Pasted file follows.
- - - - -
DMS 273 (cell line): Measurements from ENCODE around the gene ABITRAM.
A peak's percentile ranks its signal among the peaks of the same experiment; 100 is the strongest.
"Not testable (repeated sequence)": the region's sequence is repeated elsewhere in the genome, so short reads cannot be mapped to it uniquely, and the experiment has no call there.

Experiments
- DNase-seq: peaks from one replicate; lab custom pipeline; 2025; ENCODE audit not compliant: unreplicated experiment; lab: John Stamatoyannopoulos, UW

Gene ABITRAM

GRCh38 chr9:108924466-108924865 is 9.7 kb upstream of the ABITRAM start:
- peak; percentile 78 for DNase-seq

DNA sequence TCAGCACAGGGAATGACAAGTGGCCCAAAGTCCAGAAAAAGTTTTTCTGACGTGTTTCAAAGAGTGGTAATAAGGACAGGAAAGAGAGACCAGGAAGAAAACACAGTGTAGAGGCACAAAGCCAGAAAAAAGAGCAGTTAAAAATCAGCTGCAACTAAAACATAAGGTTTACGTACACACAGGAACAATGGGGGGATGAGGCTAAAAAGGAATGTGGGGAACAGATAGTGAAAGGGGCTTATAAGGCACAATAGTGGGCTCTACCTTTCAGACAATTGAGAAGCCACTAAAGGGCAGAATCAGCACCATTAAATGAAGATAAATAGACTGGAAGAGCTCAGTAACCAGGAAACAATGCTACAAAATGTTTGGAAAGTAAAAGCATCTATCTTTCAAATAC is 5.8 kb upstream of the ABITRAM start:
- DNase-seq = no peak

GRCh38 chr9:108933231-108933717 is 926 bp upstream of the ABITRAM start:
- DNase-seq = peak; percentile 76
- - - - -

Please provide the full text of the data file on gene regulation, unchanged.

DMS 273 (cell line): Measurements from ENCODE around the gene ABITRAM.
A peak's percentile ranks its signal among the peaks of the same experiment; 100 is the strongest.
"Not testable (repeated sequence)": the region's sequence is repeated elsewhere in the genome, so short reads cannot be mapped to it uniquely, and the experiment has no call there.

Experiments
- DNase-seq: peaks from one replicate; lab custom pipeline; 2025; ENCODE audit not compliant: unreplicated experiment; lab: John Stamatoyannopoulos, UW

Gene ABITRAM

GRCh38 chr9:108924466-108924865 is 9.7 kb upstream of the ABITRAM start:
- peak; percentile 78 for DNase-seq

DNA sequence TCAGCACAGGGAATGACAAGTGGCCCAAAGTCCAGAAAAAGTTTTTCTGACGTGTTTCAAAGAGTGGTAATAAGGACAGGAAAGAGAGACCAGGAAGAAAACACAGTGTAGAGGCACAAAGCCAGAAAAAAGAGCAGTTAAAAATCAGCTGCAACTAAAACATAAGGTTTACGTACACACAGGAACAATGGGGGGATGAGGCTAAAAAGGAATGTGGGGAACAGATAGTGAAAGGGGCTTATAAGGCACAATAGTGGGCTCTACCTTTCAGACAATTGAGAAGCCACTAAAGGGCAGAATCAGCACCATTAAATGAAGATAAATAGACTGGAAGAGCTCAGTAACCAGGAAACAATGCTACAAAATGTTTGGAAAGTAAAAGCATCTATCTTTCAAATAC is 5.8 kb upstream of the ABITRAM start:
- DNase-seq = no peak

GRCh38 chr9:108933231-108933717 is 926 bp upstream of the ABITRAM start:
- DNase-seq = peak; percentile 76